I moved to Singapore 9 years ago and like any new expat I was looking to make friends with similar interests and values. I was invited round for tea and scones at an absolutely amazing "new" friends' place. She was so warm, easy to connect with and could make anyone feel comfortable in her presence. I was really looking forward to getting to know her better.
She was a perfect hostess and the scones were to die for. She had two beautiful toddlers who were happily playing in the background as we chatted nonstop. She then excused herself and went up to her children and asked them to sit at the table and drink their "susu"!!! What?? I could not believe what I had just heard. I was completely taken aback. Now, my fellow Indians would probably know that "susu" in Hindi is pee/ urine. Yes, that's right. My lovely new friend had just asked her kids to drink their pee!!!
The kids obediently and excitedly sat down to drink their "susu" as I looked on in horror. Now I really, really, liked my "new" friend... So the voice in my head said, was making her kids drink their pee-pee really a deal breaker. I mean she wasn't really asking me to drink mine!!! I started to feel really uncomfortable with the situation.... My thoughts were starting to get the better of me... I wondered what she had put in the scones, that I had happily and greedily scoffed down. Oh it was not such a big deal...I had heard of people who drank their "susu" for health benefits, so maybe that's what she was doing. That wasn't too bad, was it??? But I just could not turn off the voices in my head.
She walked over to me with a big smile and carried on with our previous conversation. She probably saw my distracted expression and asked if everything was ok. With a fake smile and straight face, I asked what the kids were having. She looked at me curiously and replied, "oh! they are having a snack with some".... drumroll....I'm wondering how she is going to say it to me... "milk" she completed...."what, MILK!!!" I shrieked. She looked at me quizzically. I had turned red in the face. In a shrill high-pitched voice I carried on, "why are you calling it susu?". At that point, I think, she thought I had gone mad. "because that's what we call it in Malay" she said nonchalantly.
I burst into peals of laughter. She watched me with a funny expression on her face... I thought she was going to ask me to leave her home... Thinking I had gone completely cuckoo. I stopped laughing and explained to her that "susu" in Indian meant pee and I had spent the last few (which felt like forever) minutes thinking she was making her children drink theirs. It was her turn to laugh hysterically. Yes her "susu" was different from my "susu". Thank God I didn't run out of the door and asked because today she is my best friend.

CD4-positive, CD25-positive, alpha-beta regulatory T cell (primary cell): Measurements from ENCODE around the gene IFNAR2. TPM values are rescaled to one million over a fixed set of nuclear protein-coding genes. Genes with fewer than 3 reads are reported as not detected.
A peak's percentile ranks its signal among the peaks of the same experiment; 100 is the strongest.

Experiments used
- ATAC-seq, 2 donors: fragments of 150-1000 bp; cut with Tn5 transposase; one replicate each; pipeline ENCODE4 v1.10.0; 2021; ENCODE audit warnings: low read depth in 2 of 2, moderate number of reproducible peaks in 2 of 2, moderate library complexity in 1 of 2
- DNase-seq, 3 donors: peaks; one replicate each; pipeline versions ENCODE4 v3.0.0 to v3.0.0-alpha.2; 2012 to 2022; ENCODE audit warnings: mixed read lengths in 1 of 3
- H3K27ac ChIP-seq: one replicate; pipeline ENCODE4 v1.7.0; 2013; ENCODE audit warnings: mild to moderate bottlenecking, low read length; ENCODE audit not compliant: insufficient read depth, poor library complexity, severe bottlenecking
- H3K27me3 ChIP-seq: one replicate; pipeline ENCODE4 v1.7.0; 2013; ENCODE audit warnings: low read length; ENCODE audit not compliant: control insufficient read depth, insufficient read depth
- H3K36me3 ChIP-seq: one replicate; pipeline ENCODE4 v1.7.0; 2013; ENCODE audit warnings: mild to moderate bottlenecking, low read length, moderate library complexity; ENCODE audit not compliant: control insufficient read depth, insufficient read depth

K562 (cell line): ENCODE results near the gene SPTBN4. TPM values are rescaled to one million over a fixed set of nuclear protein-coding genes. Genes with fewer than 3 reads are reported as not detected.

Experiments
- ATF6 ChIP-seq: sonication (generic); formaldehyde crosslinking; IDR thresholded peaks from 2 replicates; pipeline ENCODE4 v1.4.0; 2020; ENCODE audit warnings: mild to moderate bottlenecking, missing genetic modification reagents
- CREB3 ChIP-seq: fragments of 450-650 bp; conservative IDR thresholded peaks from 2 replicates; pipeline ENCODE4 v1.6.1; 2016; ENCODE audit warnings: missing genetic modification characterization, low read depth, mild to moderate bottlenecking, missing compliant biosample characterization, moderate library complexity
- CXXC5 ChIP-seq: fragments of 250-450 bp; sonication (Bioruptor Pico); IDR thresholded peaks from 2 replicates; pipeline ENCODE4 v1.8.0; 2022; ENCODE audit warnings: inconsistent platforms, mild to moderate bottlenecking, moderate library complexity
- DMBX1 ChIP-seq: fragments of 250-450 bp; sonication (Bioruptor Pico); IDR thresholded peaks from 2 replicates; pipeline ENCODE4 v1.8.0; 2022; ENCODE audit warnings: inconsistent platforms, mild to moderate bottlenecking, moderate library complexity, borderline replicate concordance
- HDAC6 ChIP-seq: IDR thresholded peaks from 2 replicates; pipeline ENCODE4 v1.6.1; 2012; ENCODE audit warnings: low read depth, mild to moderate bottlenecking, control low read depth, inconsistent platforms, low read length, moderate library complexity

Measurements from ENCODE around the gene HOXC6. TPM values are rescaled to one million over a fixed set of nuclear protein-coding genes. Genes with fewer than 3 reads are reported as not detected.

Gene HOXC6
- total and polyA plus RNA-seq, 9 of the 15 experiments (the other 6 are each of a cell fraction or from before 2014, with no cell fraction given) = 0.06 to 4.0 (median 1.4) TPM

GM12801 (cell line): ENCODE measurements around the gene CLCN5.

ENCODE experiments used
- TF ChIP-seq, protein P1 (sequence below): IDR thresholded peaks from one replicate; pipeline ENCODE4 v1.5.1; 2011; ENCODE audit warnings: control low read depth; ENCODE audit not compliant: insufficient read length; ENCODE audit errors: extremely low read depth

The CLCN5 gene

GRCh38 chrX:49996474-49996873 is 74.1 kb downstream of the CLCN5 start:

As they say in NLP, The Map is not the territory. What this really means is, that our perception of reality is not reality itself but our version of it, or our “map”. In my case we got our wires mixed because of race and countries we grew up in. But how often we get the wrong end of the stick even when we are culturally the same. We assume we know what’s going on in someone’s head because we know them or misinterpret their words based on our map of the world, our past experiences.
Recently, I asked my website designer to update something for me on my website. She wrote back saying she could not at that moment as she was on holiday and didn’t have her laptop. Now I thought I knew her pretty well, and in my mind she would never travel without her laptop. So, I decided she did not want to do my work any more and was too nice to tell me. I felt bad as I really liked her and her work. I spent the next couple of hours feeling sorry for myself. Later that evening I got a whatsapp message from her saying, “look what I’ve been up to”. And what followed was a picture of an angelic baby girl. Duh!!! I forgot she had gone to see her sister who had just delivered a baby. As someone rightly said, assumption is the mother of all f&%* ups and you only make an ASS of U and ME!!!